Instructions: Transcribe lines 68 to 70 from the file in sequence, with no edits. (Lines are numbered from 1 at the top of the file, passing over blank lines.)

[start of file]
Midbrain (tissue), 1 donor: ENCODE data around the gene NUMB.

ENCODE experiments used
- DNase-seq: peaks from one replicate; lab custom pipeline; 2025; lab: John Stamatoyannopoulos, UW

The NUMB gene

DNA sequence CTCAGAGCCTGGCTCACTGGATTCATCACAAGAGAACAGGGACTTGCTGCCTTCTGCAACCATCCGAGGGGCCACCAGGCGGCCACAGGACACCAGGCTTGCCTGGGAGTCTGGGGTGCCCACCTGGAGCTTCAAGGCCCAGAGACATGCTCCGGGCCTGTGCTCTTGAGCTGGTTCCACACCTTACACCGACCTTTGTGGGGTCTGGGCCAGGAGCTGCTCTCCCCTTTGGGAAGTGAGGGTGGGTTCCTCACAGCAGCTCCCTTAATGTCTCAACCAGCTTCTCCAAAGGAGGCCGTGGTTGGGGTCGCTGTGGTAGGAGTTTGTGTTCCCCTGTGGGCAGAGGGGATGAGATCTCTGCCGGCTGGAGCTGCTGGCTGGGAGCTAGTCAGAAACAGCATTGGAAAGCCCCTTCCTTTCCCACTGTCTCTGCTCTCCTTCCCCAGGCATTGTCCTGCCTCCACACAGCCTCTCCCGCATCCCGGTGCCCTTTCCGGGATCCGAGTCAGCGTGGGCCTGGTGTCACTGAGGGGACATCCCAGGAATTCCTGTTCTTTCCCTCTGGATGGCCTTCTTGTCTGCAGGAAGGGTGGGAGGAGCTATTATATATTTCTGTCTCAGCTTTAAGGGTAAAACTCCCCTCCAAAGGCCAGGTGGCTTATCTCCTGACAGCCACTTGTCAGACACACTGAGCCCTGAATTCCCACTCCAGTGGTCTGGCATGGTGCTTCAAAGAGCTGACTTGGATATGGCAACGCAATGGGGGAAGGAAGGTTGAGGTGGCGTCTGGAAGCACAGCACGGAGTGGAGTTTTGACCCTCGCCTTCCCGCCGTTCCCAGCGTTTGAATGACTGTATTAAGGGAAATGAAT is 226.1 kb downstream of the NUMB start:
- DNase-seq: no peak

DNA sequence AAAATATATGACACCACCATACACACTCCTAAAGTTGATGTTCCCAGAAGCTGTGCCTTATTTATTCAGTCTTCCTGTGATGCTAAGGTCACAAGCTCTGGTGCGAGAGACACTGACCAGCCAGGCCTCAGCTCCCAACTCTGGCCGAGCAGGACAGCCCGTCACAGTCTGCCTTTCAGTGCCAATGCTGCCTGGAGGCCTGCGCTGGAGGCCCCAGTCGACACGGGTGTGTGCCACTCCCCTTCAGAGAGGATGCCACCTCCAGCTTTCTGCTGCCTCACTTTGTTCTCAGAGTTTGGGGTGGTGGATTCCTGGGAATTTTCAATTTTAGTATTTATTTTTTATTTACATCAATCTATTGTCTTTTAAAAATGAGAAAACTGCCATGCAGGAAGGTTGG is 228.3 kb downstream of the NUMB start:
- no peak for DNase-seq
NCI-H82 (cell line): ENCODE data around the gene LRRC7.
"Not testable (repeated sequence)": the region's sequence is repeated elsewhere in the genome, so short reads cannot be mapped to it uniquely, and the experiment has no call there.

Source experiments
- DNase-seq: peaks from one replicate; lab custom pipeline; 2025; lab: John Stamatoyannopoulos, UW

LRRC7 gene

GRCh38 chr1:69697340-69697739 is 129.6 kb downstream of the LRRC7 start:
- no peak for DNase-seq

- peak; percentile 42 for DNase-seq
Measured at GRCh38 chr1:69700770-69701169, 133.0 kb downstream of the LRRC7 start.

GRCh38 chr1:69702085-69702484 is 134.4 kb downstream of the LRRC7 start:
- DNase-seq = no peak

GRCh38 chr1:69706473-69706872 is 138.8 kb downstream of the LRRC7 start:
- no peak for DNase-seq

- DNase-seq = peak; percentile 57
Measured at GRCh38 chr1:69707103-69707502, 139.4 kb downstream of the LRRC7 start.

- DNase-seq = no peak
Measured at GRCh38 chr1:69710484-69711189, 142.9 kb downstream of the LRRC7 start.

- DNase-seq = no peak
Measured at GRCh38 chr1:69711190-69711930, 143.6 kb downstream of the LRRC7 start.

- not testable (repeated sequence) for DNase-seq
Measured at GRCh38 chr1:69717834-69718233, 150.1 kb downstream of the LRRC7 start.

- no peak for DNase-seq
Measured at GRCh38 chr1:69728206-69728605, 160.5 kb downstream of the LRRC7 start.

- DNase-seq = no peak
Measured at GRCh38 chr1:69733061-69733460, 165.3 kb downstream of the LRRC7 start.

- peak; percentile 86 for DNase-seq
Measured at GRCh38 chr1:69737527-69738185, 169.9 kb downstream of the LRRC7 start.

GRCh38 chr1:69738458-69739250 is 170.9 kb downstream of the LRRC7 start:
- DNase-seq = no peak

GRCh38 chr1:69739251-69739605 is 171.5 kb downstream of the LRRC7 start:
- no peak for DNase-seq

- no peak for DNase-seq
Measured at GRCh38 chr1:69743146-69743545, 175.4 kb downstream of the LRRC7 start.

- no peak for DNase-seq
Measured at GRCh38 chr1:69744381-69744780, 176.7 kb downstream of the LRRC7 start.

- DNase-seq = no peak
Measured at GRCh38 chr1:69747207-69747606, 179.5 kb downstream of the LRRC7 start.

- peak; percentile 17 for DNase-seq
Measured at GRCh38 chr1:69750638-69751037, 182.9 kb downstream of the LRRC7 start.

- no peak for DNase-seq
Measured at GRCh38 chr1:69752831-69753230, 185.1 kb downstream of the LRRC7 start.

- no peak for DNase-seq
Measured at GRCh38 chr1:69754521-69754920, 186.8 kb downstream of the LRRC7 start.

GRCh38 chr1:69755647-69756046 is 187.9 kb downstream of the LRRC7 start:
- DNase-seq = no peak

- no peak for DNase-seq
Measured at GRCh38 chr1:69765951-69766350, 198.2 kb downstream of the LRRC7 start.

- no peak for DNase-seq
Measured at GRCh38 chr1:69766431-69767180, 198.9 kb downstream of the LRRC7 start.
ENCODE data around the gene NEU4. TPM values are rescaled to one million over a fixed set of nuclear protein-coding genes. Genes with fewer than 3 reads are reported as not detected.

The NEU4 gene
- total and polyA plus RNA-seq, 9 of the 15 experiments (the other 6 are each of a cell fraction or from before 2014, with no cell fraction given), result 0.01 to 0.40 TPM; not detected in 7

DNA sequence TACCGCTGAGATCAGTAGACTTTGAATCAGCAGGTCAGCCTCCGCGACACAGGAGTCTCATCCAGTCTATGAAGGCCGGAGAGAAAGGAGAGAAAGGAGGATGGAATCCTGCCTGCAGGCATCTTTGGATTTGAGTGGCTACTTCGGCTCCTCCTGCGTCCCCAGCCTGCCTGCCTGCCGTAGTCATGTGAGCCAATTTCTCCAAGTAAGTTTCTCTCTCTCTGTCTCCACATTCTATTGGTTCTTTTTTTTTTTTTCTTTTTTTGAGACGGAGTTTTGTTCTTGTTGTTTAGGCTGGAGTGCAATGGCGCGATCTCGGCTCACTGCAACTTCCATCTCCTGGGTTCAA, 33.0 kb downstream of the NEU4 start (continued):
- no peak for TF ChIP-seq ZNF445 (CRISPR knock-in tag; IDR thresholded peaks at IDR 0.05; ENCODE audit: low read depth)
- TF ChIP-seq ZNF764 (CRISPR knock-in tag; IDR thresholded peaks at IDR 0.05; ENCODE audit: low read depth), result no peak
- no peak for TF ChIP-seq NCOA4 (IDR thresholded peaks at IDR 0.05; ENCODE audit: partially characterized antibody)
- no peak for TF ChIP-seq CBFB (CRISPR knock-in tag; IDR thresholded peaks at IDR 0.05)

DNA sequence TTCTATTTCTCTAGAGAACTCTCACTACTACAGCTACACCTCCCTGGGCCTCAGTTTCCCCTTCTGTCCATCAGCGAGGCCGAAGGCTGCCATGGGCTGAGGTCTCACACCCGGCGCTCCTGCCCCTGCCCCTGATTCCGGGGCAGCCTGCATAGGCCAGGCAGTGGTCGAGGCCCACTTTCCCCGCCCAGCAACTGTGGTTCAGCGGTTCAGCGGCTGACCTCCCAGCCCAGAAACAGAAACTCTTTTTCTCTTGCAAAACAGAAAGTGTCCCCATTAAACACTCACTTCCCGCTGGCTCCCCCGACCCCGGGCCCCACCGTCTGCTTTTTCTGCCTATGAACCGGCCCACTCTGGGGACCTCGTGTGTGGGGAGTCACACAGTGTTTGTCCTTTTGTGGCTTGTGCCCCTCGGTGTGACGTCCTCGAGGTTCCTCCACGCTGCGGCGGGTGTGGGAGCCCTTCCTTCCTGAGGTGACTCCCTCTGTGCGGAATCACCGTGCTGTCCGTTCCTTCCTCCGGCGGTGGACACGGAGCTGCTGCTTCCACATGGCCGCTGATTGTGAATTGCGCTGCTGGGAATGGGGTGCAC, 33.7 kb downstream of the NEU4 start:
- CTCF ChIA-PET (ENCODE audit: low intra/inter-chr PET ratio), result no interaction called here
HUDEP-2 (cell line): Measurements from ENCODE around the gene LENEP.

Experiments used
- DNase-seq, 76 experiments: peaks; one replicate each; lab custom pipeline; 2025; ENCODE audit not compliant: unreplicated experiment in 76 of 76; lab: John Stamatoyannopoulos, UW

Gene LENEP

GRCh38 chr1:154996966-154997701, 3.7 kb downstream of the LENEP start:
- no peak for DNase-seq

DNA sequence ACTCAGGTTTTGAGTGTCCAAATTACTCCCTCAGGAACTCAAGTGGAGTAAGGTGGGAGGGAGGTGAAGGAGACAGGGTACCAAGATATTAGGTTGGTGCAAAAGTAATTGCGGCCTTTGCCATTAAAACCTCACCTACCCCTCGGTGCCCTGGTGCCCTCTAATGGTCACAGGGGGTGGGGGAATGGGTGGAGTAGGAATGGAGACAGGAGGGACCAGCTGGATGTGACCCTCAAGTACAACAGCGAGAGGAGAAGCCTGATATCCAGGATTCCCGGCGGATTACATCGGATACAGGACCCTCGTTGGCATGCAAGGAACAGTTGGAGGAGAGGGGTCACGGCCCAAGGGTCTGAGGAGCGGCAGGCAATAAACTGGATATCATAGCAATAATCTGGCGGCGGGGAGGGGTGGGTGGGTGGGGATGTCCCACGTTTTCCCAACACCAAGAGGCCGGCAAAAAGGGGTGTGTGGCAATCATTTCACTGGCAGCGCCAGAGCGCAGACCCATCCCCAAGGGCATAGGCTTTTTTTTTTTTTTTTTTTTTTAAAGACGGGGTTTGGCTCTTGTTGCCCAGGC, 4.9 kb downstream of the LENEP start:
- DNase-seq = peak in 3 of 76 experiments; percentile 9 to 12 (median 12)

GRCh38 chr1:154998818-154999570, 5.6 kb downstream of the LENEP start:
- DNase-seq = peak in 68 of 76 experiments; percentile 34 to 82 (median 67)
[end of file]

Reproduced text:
HUDEP-2 (cell line): Measurements from ENCODE around the gene LENEP.

Experiments used
- DNase-seq, 76 experiments: peaks; one replicate each; lab custom pipeline; 2025; ENCODE audit not compliant: unreplicated experiment in 76 of 76; lab: John Stamatoyannopoulos, UW